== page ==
One of the recent sports headlines that I read on www.nbcsports.com that I wasn’t sure I was reading correctly was, “Should the Steelers trade Mike Tomlin?” Another “cerebral” gem was, “Steelers trading Mike Tomlin could solve some of the franchise’s problems.” The last goodie was, “How the Steelers’ Mike Tomlin created a giant mess.”
What mess has Mike Tomlin created? Did he show up with a mink coat on a 60-degree day not dressed to play football? Did he say that he couldn’t really relate to a lot of the younger players in his locker room? Was he the cause of one of his most valuable players almost being paralyzed by an untimely injury?
Wait a minute. Mike Florio posted this article on profootballtalk.nbcsports.com on Dec. 2, 2014: “Teams can still trade for head coaches. The league office has confirmed that trades can indeed be made of head coaches. When coaches are traded, it doesn’t happen the same way players are traded.”
Why would the Steelers make a trade for another coach when their current head coach has never had a losing season? There has been a precedent established in Pittsburgh sports as far as trading a player for a manger but that was initiated because of dire circumstances.
Let’s rewind the clock for a minute. Richard Paloma posted this article on whitecleatbeat.com in 2016. “In November 1976, Finley made an unheard of deal: he sent his manager, (Chuck) Tanner, to the Pittsburgh Pirates in exchange for catcher Manny Sanguillen and $100,000. This was only the second time in MLB history where a manager was part of a baseball trade. In 1960, Indians manager Joe Gordon and Tigers manager Jimmie Dykes were traded for each other. The Pirates were in need of a skipper, with Danny Murtaugh retiring from his fourth tour of duty as manager after the 1976 season due to stated health reasons. Only three months after stepping down as manager Murtaugh would die from a stroke in December of 1976.”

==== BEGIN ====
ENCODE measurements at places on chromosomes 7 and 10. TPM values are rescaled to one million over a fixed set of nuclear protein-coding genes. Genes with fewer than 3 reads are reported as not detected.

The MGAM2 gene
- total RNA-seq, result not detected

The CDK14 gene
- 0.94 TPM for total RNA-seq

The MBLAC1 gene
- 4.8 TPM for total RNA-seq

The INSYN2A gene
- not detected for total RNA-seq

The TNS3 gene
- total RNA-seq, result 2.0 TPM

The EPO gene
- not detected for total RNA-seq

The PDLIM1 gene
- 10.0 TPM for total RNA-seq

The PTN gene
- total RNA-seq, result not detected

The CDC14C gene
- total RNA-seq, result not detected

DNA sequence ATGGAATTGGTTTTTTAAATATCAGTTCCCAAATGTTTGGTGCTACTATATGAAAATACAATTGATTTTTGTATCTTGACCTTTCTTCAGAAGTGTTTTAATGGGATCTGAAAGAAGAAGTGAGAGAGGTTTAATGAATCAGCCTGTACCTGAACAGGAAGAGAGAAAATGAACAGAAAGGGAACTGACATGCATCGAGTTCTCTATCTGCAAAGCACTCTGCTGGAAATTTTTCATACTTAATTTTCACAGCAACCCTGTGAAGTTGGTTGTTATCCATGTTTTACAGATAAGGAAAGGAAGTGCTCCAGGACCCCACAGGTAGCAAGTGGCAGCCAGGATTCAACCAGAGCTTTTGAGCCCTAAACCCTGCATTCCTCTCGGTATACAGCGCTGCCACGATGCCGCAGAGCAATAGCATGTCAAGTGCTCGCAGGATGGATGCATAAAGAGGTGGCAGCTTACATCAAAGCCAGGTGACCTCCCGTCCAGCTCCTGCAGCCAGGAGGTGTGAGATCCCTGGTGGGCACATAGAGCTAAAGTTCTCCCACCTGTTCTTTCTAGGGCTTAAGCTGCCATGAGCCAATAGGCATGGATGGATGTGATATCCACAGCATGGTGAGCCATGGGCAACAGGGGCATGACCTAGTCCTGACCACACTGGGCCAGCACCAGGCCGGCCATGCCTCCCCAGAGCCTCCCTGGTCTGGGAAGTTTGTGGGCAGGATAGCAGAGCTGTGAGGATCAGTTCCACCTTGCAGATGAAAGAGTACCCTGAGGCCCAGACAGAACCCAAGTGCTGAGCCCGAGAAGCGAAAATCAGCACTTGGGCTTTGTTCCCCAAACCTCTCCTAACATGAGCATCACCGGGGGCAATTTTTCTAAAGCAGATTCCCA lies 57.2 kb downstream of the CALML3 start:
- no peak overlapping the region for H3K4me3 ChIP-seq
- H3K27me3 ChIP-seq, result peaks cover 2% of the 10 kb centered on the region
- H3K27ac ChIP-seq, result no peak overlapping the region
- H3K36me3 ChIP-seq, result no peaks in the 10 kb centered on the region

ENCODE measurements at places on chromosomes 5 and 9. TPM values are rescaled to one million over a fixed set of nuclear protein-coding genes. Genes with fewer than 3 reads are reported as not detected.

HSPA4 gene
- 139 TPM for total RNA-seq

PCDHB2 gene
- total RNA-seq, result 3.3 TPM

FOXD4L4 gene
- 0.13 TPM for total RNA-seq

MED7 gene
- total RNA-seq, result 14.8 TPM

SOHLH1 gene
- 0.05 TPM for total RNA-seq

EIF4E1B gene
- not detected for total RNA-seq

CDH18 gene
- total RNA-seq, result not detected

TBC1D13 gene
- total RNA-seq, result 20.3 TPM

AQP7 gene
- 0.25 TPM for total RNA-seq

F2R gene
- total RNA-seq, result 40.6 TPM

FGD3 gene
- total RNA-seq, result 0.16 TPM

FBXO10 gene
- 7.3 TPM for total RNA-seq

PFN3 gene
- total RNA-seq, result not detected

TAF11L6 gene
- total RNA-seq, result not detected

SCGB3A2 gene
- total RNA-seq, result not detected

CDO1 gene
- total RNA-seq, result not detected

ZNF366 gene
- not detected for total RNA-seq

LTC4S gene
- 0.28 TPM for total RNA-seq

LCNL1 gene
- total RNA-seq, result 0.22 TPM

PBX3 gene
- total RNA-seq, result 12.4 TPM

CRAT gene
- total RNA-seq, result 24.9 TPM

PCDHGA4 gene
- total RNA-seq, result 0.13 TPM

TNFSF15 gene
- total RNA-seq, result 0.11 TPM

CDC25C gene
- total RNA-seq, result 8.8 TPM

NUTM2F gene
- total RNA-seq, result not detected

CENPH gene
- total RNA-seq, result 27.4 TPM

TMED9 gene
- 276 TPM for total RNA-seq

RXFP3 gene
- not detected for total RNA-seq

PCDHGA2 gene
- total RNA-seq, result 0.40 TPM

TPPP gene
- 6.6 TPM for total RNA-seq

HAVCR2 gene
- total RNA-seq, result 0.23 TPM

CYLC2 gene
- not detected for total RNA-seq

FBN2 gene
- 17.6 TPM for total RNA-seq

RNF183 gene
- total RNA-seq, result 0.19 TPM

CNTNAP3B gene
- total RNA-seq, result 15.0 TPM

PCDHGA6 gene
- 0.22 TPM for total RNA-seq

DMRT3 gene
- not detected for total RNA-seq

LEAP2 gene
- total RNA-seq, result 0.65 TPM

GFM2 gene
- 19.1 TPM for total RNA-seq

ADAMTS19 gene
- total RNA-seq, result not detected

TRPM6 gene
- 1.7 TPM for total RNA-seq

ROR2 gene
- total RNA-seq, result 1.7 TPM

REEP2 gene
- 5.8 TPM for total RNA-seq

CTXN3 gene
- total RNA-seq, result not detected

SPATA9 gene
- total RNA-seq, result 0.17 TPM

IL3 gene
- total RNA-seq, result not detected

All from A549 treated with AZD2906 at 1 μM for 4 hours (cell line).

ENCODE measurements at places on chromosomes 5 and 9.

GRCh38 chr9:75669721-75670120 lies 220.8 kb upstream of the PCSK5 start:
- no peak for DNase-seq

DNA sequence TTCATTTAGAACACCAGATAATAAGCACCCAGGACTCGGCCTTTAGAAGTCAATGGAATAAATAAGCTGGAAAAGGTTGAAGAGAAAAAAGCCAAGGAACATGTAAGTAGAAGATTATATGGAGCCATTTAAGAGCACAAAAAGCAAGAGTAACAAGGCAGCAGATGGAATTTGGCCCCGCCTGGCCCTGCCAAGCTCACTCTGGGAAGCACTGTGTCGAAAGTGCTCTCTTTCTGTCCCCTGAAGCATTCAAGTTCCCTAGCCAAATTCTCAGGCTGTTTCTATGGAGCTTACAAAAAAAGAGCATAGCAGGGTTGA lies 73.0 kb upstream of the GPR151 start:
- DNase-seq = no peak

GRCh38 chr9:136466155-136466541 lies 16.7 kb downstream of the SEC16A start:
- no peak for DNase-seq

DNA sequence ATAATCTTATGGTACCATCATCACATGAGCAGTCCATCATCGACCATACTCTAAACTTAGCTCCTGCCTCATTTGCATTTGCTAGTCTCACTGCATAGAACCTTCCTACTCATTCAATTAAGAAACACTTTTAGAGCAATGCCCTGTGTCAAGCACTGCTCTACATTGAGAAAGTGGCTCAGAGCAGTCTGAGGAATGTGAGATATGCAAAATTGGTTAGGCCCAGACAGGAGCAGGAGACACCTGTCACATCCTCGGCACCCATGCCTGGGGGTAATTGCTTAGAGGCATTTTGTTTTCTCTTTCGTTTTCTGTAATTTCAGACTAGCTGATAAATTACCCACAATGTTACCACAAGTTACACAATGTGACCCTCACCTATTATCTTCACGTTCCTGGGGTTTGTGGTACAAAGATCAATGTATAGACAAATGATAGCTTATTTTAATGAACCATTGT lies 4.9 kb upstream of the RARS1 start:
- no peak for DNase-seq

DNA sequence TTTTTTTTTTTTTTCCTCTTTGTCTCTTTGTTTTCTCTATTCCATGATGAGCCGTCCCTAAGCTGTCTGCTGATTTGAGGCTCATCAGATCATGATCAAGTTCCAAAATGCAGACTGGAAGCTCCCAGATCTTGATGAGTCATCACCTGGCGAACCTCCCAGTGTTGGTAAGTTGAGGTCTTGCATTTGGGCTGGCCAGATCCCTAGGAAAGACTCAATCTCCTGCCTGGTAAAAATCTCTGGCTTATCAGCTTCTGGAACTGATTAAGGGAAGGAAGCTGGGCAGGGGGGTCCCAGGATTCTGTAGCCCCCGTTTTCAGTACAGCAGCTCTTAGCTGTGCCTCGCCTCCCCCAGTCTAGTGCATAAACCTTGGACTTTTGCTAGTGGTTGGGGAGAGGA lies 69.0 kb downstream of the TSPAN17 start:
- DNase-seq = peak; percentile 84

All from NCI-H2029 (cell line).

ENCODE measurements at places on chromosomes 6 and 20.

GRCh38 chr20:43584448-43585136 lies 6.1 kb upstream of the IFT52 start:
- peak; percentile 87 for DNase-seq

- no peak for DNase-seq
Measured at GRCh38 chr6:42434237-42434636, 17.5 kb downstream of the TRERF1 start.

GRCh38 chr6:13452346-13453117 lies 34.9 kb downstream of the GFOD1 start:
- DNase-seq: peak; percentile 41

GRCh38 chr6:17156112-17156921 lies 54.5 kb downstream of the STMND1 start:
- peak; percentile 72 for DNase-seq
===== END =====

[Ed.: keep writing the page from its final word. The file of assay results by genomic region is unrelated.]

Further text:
Let’s break this down a little bit. The Pirates wanted to their organization to remain stable so they made a very bold move to at least attempt to assure the continuation of smooth sailing for their franchise. The Pirates were not a losing organization. They were not in the process of rebuilding, they only needed a manager to step in and keep the ship sailing. When Danny Murtaugh was alive and in good health, Pittsburgh had their manager.
The current Steelers head coach, Mike Tomlin, is alive and well. Tomlin has not even reached the age of 50. Why would the Steelers want to trade him? He has never had a losing record. At the time that he coached Super Bowl XLIII, he was the youngest coach to win a Super Bowl in NFL history. Danny Murtaugh was 59 years old when he died. The final World Series that Danny Murtaugh won was in 1971 at the age of 54. The Pirates traded for Chuck Tanner because of the death of Danny Murtaugh. It now seems as if a significant segment of the Steelers’ fan base is trying to kill and bury the career of Mike Tomlin. Why? Well, just because. Why? Well, because the leadership of certain key players is not leadership at all. It’s “Me-dership” as well as the pseudo-leaders being infected with the, “throw their teammates under the bus syndrome.”
It seems that if you are an African American NFL head coach, the fans and many of the sports writers don’t just expect you to be exceptional; they demand perfection….do dah.
Correction: In my “Voices from the Wilderness” column from Jan. 9, I must clarify that Chris Moore’s “Black Horizons” show was the longest-running African American TV program until it was canceled in 2012.
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